For Russia, Ukraine – like its former territories – is a vital geopolitical and economic hub that Russia cannot afford to lose. Ukraine, for Russian President Vladimir Putin and other Russian loyalists, was not supposed to be separated from the country because it was one of the country’s oldest territories under the Russian Empire. Crimea, for instance, was included in the original Russian map before the Bolsheviks relinquished its control to Ukraine in 1920. The Bolsheviks were Russia left-wing parties under the Russian Social Democratic Workers’ Party . Putin also sees the Crimea as “Novorossiya”or New Russia and losing the Peninsula should not have been permitted in the first place due to its historical value to Russia’s overall history . There were also sentiments prior to the Ukrainian Crisis by Former National Security Advisor Zbigniew Brzezinski. He remarked that Russia will more likely press onwards to Ukraine to return the country back to Russia’s sphere of influence and become a full European empire once more .
Through the Crimean Peninsula, Russia could now use the Black Sea as a strategic naval hub and a trading route. With Ukraine still out of Russia’s influence, Russia cannot easily gain Western exports such as hydrocarbons and oil easily without channeling longer routes open to the country. It is also a critical defense region because Russia would be able to deflect attacks coming from the West. Currently, Russia has the Novorossiysk, Sebastopol and Odessa acting as its naval ports; however, they are located much farther from the main channels of the Black Sea. Once Ukraine returns back to Russian control, not only would Russia use these areas to secure trade, but they would also be able to establish open communication channels with Turkey, the Middle East, Central Asia and the Eurasian region .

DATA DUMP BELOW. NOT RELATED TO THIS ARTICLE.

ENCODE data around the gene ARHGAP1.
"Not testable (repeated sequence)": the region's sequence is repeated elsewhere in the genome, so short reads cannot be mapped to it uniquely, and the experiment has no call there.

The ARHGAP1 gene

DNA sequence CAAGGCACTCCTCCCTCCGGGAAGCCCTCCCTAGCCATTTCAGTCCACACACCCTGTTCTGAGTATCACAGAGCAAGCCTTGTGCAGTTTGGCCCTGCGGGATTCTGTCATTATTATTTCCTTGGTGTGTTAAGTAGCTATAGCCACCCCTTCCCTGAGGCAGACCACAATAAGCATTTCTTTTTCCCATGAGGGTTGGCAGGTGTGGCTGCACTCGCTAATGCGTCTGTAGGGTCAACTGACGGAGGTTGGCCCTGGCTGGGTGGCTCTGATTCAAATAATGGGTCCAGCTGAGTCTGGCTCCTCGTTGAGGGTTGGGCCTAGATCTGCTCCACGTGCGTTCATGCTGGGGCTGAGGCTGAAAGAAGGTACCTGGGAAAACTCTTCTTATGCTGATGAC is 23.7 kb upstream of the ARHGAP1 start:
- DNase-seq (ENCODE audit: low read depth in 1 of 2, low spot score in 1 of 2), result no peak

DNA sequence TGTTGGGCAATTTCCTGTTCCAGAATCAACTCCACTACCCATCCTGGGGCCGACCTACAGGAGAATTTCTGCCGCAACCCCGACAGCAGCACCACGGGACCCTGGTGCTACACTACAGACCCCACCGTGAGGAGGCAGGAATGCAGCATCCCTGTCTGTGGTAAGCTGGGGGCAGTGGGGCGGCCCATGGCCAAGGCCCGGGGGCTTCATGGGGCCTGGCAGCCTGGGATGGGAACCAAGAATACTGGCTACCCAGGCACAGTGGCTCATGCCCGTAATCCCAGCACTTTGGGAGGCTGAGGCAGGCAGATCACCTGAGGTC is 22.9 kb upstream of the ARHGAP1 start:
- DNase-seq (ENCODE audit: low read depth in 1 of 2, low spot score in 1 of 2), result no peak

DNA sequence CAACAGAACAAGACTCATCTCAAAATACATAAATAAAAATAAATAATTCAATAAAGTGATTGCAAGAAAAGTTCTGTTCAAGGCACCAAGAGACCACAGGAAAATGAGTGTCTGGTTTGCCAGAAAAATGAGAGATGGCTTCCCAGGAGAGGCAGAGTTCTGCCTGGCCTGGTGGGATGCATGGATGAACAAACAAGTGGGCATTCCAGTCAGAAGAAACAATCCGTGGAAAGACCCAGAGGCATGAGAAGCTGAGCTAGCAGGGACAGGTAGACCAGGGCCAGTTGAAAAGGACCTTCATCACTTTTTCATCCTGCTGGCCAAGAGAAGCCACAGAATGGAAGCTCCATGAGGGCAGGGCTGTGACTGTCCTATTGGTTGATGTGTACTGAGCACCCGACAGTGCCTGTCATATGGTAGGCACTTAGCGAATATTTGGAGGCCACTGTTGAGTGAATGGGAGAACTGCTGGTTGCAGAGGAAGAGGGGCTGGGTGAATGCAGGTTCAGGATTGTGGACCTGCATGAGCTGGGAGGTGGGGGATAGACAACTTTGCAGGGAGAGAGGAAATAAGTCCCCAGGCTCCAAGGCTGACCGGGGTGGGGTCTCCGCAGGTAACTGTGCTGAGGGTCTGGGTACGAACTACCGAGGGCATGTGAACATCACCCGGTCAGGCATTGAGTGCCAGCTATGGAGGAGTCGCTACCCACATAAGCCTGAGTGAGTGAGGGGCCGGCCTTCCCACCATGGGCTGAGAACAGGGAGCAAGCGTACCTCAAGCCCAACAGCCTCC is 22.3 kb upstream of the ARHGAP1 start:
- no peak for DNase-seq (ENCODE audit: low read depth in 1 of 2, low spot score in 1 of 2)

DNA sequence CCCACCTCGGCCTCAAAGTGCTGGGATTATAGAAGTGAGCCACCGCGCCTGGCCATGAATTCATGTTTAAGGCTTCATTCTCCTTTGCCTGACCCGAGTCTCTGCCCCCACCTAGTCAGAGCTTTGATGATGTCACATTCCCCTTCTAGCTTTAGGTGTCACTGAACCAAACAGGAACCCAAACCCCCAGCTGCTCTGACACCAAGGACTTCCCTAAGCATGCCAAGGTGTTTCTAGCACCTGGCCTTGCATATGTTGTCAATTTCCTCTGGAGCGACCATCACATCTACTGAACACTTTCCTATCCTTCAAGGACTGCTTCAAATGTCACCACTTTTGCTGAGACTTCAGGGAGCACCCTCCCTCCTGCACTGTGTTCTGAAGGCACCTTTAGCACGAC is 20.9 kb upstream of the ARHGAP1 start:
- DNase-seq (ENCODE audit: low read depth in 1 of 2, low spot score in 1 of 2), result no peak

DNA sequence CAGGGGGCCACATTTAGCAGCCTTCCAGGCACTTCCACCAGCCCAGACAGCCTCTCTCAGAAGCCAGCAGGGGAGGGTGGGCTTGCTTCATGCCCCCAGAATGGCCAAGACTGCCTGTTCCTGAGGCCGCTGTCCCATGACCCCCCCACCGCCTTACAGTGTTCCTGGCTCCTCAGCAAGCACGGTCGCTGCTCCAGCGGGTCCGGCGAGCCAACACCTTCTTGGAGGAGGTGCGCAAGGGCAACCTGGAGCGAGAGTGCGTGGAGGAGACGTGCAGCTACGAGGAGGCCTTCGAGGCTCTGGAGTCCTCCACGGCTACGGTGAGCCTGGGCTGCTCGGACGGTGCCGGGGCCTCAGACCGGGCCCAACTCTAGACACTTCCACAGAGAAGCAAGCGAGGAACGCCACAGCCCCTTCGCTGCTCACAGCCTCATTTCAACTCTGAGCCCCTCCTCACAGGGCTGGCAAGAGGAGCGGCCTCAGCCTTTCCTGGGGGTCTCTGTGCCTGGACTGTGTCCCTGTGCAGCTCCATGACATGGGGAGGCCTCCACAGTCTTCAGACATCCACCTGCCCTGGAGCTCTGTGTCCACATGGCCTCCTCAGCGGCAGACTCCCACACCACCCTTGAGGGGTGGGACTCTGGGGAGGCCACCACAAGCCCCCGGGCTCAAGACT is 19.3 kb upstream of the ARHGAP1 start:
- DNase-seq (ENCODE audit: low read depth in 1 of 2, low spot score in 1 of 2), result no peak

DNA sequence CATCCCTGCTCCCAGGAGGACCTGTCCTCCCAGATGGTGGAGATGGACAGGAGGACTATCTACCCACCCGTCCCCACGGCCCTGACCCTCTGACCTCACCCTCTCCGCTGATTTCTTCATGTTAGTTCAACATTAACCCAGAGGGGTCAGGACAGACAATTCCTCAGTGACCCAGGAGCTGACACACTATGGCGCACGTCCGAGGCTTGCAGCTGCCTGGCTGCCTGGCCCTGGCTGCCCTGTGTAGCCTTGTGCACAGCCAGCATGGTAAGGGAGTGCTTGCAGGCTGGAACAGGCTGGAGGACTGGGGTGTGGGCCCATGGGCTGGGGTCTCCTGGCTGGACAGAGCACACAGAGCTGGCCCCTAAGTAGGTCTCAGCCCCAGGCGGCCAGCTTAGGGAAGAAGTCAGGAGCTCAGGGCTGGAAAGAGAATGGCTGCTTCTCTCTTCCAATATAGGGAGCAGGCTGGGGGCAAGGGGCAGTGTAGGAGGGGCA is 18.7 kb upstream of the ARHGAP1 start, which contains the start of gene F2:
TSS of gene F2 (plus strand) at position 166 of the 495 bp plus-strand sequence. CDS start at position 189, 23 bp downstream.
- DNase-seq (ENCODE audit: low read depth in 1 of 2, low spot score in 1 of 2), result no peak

Furthermore, Russia is also moving towards regaining Ukraine to end the Gas-For-Base Agreement, which is affecting Russia’s oil industry. The Gas-For-Base agreement would give Russia access to the three naval bases of Ukraine and in turn, Russia would pay Ukraine with cheaper oil imports. Prior to the 2014 political uprisings, Russia had denounced the 2010 Kharkiv Agreements that would allow Ukraine to gain a $100 discount from its oil imports from Russia in exchange for Russia’s use of the country’s naval ports such as in Sebastopol. If Russia also gains control over the region, it will also open doors for the country to explore Ukraine’s oil reserves – mostly the reserves located in the Crimean Peninsula. According to estimates, the Peninsula currently has a proven reserve of over 165.3 billion cubic meters of gas and an additional 44 million tons of oil that can generate $1.2 billion without adding its untapped reserves of almost 2.3 trillion cubic meters of gas. Additional income can also be generated by Russia through the 131 agroindustrial enterprises and 130 tourist locations scattered throughout Ukraine and the Crimea, bringing billions of dollars once they are developed to cater guests and investors. Experts believe that Russia aims to get these resources for its own as a means to recuperate from their losses in the Second World War and in the Cold War, which had paved the way for the Soviet Union’s collapse in 1990 .